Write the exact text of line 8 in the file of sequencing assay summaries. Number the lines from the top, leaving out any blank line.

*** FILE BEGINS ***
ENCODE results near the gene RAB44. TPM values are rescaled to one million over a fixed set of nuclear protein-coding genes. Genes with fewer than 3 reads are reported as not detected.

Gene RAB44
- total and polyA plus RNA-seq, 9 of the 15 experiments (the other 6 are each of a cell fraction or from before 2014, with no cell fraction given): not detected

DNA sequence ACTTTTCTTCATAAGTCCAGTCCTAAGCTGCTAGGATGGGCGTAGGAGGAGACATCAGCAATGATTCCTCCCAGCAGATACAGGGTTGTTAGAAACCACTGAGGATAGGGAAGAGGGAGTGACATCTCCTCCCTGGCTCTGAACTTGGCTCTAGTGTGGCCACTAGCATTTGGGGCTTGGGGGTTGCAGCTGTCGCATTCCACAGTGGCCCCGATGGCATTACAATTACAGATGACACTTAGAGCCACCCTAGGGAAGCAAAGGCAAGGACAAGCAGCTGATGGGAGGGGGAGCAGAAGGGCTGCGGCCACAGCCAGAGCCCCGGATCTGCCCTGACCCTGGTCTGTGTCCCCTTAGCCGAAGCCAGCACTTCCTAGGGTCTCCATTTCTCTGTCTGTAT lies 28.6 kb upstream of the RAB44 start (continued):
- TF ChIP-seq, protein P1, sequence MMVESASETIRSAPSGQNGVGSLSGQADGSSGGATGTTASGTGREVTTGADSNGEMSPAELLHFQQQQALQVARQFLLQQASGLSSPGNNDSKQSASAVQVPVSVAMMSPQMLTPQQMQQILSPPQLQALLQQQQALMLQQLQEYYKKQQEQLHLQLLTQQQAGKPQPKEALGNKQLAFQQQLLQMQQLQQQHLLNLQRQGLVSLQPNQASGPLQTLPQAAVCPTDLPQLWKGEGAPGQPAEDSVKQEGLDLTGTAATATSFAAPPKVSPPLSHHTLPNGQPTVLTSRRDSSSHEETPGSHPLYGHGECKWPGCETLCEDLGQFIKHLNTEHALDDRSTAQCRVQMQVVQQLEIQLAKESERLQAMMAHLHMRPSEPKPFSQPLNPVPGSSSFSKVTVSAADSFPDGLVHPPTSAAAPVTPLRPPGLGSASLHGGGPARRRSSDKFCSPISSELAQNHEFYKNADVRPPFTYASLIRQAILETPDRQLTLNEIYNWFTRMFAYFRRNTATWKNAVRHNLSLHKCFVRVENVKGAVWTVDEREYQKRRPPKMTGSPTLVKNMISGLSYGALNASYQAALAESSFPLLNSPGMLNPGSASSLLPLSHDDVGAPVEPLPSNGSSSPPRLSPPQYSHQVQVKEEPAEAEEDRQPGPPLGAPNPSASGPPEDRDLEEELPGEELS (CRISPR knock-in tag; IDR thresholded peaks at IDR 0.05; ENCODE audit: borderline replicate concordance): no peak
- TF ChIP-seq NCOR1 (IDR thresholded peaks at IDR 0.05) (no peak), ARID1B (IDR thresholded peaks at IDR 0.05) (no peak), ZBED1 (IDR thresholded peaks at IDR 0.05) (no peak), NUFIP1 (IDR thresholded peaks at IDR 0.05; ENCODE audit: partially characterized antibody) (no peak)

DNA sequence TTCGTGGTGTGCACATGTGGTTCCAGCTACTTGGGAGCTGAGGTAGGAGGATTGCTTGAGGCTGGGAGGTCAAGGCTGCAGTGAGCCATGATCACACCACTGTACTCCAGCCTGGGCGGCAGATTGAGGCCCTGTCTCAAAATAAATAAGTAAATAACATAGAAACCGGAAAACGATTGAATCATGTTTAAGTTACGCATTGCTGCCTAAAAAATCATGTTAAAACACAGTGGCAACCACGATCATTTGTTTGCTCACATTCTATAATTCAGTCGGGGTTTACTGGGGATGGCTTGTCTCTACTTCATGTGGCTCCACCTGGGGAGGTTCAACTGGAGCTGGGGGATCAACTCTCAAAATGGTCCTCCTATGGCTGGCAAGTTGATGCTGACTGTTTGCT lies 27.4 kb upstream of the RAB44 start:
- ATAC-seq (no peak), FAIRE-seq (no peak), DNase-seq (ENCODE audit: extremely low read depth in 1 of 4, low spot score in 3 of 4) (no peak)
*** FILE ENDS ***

- ATAC-seq (no peak), FAIRE-seq (no peak), DNase-seq (ENCODE audit: extremely low read depth in 1 of 4, low spot score in 3 of 4) (no peak)